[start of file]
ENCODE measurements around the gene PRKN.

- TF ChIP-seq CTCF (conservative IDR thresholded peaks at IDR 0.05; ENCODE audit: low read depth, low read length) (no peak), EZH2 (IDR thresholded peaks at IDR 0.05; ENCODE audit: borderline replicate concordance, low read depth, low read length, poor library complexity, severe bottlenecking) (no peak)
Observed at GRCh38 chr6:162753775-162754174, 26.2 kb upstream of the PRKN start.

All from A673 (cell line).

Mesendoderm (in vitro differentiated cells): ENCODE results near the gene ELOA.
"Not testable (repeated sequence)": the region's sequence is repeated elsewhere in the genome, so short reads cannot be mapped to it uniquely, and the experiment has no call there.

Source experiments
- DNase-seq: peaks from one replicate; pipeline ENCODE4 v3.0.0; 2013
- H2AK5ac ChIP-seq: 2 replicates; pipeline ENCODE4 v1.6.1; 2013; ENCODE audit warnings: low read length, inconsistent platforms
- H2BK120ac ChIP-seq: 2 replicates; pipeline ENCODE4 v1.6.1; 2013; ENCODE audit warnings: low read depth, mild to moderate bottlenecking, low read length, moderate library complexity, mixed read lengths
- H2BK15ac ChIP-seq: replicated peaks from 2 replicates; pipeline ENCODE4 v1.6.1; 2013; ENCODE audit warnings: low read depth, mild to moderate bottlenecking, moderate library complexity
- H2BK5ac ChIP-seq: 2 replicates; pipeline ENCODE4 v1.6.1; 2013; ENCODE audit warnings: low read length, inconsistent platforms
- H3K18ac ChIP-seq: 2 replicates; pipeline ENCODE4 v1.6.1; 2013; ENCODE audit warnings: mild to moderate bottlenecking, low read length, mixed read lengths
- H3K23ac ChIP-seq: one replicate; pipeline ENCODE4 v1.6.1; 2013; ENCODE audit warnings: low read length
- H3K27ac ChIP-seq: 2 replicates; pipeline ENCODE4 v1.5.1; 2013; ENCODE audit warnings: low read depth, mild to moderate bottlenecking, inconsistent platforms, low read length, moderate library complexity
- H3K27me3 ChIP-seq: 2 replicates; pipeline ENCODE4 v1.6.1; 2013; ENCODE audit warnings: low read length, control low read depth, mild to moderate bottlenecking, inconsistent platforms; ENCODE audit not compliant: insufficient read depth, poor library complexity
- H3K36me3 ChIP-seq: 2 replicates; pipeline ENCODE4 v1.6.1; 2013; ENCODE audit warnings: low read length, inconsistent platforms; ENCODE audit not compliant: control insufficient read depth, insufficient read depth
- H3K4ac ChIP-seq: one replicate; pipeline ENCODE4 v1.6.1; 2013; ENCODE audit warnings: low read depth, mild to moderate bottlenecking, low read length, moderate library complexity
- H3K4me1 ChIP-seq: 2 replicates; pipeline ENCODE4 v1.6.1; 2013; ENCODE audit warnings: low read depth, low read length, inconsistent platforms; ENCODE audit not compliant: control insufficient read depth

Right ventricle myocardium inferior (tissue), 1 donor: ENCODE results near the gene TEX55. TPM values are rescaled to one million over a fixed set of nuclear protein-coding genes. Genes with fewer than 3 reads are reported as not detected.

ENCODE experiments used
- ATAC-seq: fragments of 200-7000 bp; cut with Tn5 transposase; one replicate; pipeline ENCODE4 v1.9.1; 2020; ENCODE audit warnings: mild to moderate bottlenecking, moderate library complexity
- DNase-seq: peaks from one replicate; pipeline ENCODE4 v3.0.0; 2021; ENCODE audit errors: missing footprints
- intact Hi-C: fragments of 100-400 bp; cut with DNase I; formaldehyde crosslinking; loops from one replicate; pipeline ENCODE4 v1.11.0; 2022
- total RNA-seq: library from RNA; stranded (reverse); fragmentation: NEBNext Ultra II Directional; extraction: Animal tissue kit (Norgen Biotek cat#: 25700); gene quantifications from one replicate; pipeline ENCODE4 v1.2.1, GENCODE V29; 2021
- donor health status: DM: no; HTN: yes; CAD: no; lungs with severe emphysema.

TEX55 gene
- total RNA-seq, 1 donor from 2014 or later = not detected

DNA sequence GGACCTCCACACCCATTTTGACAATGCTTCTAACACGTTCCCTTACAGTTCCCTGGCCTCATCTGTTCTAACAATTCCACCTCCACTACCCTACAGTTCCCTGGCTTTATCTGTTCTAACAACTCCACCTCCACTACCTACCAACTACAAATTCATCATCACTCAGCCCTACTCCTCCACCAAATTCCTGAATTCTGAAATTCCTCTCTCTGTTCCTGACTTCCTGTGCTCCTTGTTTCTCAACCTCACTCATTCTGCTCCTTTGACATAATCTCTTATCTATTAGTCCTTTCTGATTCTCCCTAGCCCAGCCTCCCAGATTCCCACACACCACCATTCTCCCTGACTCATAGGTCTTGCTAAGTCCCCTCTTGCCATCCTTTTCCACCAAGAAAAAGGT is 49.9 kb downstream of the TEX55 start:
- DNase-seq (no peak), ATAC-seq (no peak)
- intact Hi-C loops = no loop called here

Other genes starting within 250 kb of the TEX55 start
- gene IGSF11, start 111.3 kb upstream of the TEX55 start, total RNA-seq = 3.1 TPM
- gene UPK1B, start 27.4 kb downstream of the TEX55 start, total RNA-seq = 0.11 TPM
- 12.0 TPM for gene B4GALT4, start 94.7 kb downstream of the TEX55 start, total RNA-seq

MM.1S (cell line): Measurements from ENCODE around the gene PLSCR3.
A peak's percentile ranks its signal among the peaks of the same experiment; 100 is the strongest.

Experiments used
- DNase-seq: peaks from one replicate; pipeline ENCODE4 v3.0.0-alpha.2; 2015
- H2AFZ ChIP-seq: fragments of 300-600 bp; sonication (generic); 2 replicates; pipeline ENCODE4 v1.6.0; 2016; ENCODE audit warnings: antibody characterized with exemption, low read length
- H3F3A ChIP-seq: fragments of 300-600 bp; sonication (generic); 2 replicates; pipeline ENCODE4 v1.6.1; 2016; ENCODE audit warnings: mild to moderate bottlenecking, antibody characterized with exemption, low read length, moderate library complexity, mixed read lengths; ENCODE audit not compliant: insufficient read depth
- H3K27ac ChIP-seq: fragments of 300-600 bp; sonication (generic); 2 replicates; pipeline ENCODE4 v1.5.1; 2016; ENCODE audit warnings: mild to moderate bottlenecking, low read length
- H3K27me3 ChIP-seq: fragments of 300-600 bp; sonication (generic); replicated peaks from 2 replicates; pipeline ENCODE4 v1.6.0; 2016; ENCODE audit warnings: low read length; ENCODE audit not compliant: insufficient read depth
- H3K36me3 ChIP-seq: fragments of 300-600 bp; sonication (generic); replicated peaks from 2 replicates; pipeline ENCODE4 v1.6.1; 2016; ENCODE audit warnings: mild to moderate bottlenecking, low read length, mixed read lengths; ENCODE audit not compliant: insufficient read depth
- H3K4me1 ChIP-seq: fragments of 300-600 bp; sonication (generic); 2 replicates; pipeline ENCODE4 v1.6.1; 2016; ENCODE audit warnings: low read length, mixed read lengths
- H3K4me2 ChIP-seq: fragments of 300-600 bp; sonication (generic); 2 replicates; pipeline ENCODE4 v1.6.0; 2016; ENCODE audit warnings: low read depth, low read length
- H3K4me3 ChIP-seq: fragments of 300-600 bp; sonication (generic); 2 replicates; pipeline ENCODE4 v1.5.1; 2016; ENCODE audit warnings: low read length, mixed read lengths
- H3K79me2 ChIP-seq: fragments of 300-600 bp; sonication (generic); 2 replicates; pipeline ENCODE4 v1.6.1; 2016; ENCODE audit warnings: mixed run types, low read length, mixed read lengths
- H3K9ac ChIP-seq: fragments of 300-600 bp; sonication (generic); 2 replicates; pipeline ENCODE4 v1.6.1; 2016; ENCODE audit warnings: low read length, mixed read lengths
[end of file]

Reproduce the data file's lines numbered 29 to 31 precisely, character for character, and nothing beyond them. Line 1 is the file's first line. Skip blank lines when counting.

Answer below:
DNA sequence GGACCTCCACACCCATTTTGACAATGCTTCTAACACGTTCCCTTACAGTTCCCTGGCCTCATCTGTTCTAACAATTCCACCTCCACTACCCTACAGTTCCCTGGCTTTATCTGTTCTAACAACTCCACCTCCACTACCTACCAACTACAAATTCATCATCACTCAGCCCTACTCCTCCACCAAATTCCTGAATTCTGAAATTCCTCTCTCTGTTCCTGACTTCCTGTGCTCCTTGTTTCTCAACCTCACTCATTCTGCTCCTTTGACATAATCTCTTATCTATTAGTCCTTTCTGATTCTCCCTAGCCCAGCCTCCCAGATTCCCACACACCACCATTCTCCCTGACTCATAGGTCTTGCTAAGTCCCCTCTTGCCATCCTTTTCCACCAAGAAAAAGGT is 49.9 kb downstream of the TEX55 start:
- DNase-seq (no peak), ATAC-seq (no peak)
- intact Hi-C loops = no loop called here